Rory Hanson was raised a quarterback but converted to tight end at Modesto Junior College, where he earned a scholarship to play at Fresno State. (Modesto Junior College)

MJC's longshot to jackpot: Rory Hanson takes difficult road to Fresno State

Ron Agostini

Rory Hanson has found an exciting new address at Fresno State, and how he got there – as a scholarship football player – is a story even he struggles to tell.

He wasn’t a football star at Modesto Junior College. He labored through painful injuries at both Modesto Christian and MJC, waited his turn for playing time and, during a few thankless periods, wondered if it was worth all the trouble.

And, in case that wasn’t enough, there was one more thing: His father died unexpectedly while he was still at MC.

“You start questioning life,” Hanson said this week. “I thought, ‘What’s the point?’ I didn’t realize at the time it (the struggle) was supposed to make me stronger.”

Hanson attacked the adversity with three arrows in his quiver: His physique (6-foot-4 and 242 pounds), good grades and old-fashioned perseverance. Against unfriendly odds, he continues an unlikely football career as a tight end for the Bulldogs.

“After all this stuff, it finally paid off,” he said.

As one might surmise, it wasn’t easy.

Hanson caught only nine passes for 202 yards and two touchdowns, not exactly scholarship-inducing numbers, last fall for MJC. His two-year stay with the Pirates didn’t gain traction until late last season as Modesto reached the Northern California finals.

His entire football career, in fact, has caromed from episode to episode much like the football itself with all those crazy and unpredictable bounces.

Hanson, a transfer from Tracy High, was mentored by his father Matt as a quarterback, his position at Modesto Christian under coach Mike Parsons. To no one’s surprise, Matt’s death at the end of Rory’s junior year shook the young man to his core. Matt played for Texas A&I (now Texas A&M-Kingsville) during the 1980s.

“When I was 7 or 8, I remember throwing the ball in the field with my father,” Rory said. “Football always was my passion.”

Hanson’s senior campaign didn’t go smoothly. He lost the quarterback job after a few games, only to get it back toward the end of the Crusaders’ 7-6 season.

He was also slowed by an injury that lingered through his first season at MJC. After seeing limited playing time as an MJC freshman, he underwent hernia surgery.

“I got my body right. Spring ball went well,” Hanson said. “Two guys ahead of me (at tight end) both became ineligible. It was almost meant to be.”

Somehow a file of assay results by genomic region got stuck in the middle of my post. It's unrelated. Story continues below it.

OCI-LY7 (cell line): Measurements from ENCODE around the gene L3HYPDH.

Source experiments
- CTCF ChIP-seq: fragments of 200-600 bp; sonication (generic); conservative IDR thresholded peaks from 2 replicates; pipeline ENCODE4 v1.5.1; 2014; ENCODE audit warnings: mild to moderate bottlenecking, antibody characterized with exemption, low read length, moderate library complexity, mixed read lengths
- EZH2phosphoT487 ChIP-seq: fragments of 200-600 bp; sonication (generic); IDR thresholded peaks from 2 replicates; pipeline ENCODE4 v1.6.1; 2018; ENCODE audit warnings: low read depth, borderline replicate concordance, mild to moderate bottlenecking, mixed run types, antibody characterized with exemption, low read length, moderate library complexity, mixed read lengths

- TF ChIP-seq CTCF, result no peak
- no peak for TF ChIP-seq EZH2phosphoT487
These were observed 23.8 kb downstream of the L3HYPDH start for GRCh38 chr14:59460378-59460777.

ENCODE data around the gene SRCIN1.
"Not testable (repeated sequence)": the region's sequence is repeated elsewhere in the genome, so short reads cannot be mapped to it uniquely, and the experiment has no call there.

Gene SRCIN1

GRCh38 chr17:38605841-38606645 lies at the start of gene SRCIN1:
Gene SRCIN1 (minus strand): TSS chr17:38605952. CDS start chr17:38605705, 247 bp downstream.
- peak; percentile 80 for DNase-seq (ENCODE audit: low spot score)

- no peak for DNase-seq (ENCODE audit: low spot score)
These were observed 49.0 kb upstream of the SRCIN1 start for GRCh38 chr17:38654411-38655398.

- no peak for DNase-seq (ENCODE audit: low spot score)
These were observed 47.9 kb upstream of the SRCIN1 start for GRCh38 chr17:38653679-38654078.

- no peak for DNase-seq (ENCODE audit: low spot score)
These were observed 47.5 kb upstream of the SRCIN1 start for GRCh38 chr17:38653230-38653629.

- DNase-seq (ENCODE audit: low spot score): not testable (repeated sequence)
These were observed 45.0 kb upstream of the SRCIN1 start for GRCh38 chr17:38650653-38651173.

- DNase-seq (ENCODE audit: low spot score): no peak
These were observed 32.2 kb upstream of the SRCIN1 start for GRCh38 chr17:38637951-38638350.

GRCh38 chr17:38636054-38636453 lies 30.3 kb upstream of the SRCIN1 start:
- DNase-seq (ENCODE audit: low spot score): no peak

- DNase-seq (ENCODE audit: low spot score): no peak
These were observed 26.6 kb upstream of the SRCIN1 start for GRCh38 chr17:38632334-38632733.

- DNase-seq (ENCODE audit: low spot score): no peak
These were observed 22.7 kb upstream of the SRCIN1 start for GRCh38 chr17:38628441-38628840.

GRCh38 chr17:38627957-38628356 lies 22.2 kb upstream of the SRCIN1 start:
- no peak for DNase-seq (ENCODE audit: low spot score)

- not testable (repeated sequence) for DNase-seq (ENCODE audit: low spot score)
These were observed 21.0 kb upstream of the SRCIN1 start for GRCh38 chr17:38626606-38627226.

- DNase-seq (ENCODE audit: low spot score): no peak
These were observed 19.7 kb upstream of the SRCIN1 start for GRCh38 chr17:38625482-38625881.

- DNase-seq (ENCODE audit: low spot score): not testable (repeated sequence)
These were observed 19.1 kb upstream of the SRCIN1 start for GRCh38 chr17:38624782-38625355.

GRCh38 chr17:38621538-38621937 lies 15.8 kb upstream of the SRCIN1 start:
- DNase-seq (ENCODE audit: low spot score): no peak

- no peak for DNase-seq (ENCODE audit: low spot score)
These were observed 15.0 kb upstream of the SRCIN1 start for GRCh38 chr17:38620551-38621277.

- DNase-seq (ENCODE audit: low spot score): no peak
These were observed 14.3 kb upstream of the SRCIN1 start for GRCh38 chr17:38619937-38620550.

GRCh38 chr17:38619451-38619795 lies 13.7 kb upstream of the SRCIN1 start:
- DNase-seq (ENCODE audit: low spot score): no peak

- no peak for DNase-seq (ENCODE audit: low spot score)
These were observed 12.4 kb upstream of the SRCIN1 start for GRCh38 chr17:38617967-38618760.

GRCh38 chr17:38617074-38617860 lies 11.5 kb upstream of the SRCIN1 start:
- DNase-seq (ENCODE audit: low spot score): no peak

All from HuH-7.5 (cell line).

MJC coach Rusty Stivers liked Hanson’s athleticism. Finding the right fit for him, however, was problematic.

“He had never played a physical position in football,” Stivers said. “Tight end is an extension of the offensive line. It was a whole new territory for him.”

Positive changes kicked in for Hanson as a sophomore. To pick up his physicality, he even joined the linebackers on hitting drills.

“He was manufacturing himself to be a tight end,” Stivers said. “It was all internal motivation.”

Hanson’s breakthrough happened last November at Hughes Stadium against Sacramento City. It figured that the single play that marked his arrival, in the end, didn’t even count.

Reserve quarterback Brett Neves, executing a run-pass option, found Hanson with a pass, and the blossoming tight end turned a routine play into a soap opera. He barreled down the field, shedding tacklers like leaves falling from trees, to complete the 60-yard gain.

It didn’t matter that the gain was erased by an away-from-the-ball penalty. Hanson showed his stuff. Football scouts soon inquired.

“Once I made that play, I got better and better,” he recalled.

Later that afternoon, he and Danny Velasquez connected for a 52-yard gain. Two plays later, Hanson’s 8-yard touchdown catch sealed a 35-10 MJC victory.

Looking back, Hanson has found clarity to his rocky road. For further perspective, he continues to watch over his 16-year-old autistic brother Conor.

“I blossomed late,” Rory said. “I thought about transferring when the offers didn’t come. But there was no way I was going to let other people dictate what I would do. Coach Parsons told me once, ‘When life hits you, keep punching back.’”

Toward that end, Hanson wore No. 85 at MJC in memory of his father. They’ll always be together as a true longshot enjoys the jackpot at Fresno State.

The rest of MJC’s Division 1 honor roll:

-- Ferrin Manuleleua , LB (Missouri St.): Manuleleua, a two-time all-conference star and two-time team defensive MVP, was the leader of the Pirates’ defense.

-- Paul Sogialofa, OL (Missouri St.): Sogialofa, 6-4 and 340, earned all-league and all-state honors.

-- Antonio Pule, DL (Washington St.): Pule, a two-time all-league selection, joined with Manuleleua and Sogialofa to anchor MJC’s 17victories the last two years, one of the best runs in the Pirates’ 99-year football history.

-- Danny Velasquez, QB (Fresno St.): Velasquez, a preferred walkon with the Bulldogs, overcame injuries to orchestrate MJC’s fast-paced offense in 2017 and ’19. The two-time all-league pick owns a special distinction: He twice transferred from MJC to D-1 programs (he spent 2018 with Portland St.).